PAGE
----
Americans are torn by the flap over Indiana's Religious Freedom Restoration Act (RFRA) — most don't want such a law in their state, although 20 states already have one, while a larger percentage want to ensure that businesses have a right to refuse customers if serving them would violate their deeply held religious convictions.
A new Rasmussen poll finds
that while 53 percent of Americans would not want RFRA legislation in their home state, 70 percent "still agree that a Christian wedding photographer who has deeply held religious beliefs opposing same-sex marriage has the right to turn down working a job at such a wedding."
Meanwhile, despite concerns that such laws could lead to discrimination against gays and lesbians and are directed against same-sex marriages, 35 percent of those polled still would favor a law allowing businesses to refuse service to customers if serving those customers would violate their religious beliefs.
Indiana Republican Gov. Mike Pence recently signed into law a bill which "prohibits the government from 'substantially burdening' a citizen’s exercise of religion unless there is a 'compelling' government interest," PJ Media notes,
touching off a nationwide firestorm of protest that the law allows blatant discrimination against same-sex couples.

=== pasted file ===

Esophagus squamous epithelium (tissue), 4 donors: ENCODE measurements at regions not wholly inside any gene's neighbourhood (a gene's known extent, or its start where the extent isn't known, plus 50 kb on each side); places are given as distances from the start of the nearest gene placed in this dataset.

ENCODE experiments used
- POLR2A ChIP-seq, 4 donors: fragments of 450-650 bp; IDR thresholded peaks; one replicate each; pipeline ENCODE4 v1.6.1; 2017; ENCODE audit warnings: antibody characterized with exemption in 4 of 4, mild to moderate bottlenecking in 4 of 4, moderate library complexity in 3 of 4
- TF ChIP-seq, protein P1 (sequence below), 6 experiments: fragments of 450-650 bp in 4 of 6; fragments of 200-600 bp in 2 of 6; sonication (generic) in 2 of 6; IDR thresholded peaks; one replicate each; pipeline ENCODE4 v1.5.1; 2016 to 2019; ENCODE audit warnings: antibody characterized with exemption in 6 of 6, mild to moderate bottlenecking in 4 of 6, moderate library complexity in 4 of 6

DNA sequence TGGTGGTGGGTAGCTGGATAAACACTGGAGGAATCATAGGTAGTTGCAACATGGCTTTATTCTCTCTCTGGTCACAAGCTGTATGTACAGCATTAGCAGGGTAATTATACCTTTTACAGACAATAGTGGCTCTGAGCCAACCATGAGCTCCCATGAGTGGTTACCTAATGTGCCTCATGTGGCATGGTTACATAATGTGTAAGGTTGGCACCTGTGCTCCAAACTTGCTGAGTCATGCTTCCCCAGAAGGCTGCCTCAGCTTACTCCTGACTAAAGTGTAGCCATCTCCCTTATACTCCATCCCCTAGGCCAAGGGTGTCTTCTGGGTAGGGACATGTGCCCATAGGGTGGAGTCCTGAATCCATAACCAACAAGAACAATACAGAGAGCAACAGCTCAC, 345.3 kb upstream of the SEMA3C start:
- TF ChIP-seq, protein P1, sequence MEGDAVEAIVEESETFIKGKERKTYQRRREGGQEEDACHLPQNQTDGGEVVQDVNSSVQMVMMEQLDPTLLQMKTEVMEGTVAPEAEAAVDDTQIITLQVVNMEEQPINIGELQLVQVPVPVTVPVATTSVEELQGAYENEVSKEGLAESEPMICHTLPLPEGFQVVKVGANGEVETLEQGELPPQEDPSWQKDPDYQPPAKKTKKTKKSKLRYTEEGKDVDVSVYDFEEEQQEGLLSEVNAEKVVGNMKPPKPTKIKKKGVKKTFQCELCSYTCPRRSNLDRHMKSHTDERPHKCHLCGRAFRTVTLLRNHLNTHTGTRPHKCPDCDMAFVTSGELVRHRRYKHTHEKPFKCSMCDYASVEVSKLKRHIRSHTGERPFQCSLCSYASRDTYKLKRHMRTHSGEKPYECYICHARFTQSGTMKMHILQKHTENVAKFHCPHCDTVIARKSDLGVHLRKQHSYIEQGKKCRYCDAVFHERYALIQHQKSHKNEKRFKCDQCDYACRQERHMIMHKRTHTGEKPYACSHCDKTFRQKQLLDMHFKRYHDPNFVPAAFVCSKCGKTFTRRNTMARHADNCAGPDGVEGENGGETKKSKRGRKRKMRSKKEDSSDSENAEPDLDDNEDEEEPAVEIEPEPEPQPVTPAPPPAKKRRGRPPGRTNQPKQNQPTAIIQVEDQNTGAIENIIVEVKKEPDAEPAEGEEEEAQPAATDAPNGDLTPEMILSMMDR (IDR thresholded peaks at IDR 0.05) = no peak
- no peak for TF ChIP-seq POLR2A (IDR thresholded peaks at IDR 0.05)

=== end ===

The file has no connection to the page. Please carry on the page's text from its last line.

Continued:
Arkansas has followed suit with a similar law, but the state's republican governor, Asa Hutchinson, sent the bill back to the Legislature for changes to make the state law mirror federal law before he would agree to sign it, CNN reports.
Showing the general population's split on the issue as displayed in the Rasmussen poll, Hutchinson told CNN, "The issue has become divisive because our nation remains split on how to balance the diversity of our culture with the traditions and firmly held religious convictions."
Pence, CNN noted, has sent the measure back to the Indiana Legislature to "fix" perceived discriminatory aspects of the law.
Only 19 percent told Rasmussen that Christian businessmen should not have the right to refuse customers when their request violates their religious beliefs.
Just 27 percent of those polled said they believe "gay rights groups and the media accurately portray religious freedom laws like the one in Indiana, while 51 percent disagree and think they make the laws sound more discriminatory than they really are," Rasmussen noted.
In the survey, the majority of Republicans, or 59 percent, favor having a RFRA in their state, while only 13 percent of Democrats and 37 percent of unaffiliated voters agreed.
However, when it comes to whether a Christian photographer should be able to refuse to turn down a job photographing a same-sex wedding, 56 percent of Democrats, 84 percent of Republicans and 69 percent of unaffiliated voters said the photographer should be able to turn down such a customer "if it violates his religious beliefs," Rasmussen reported.
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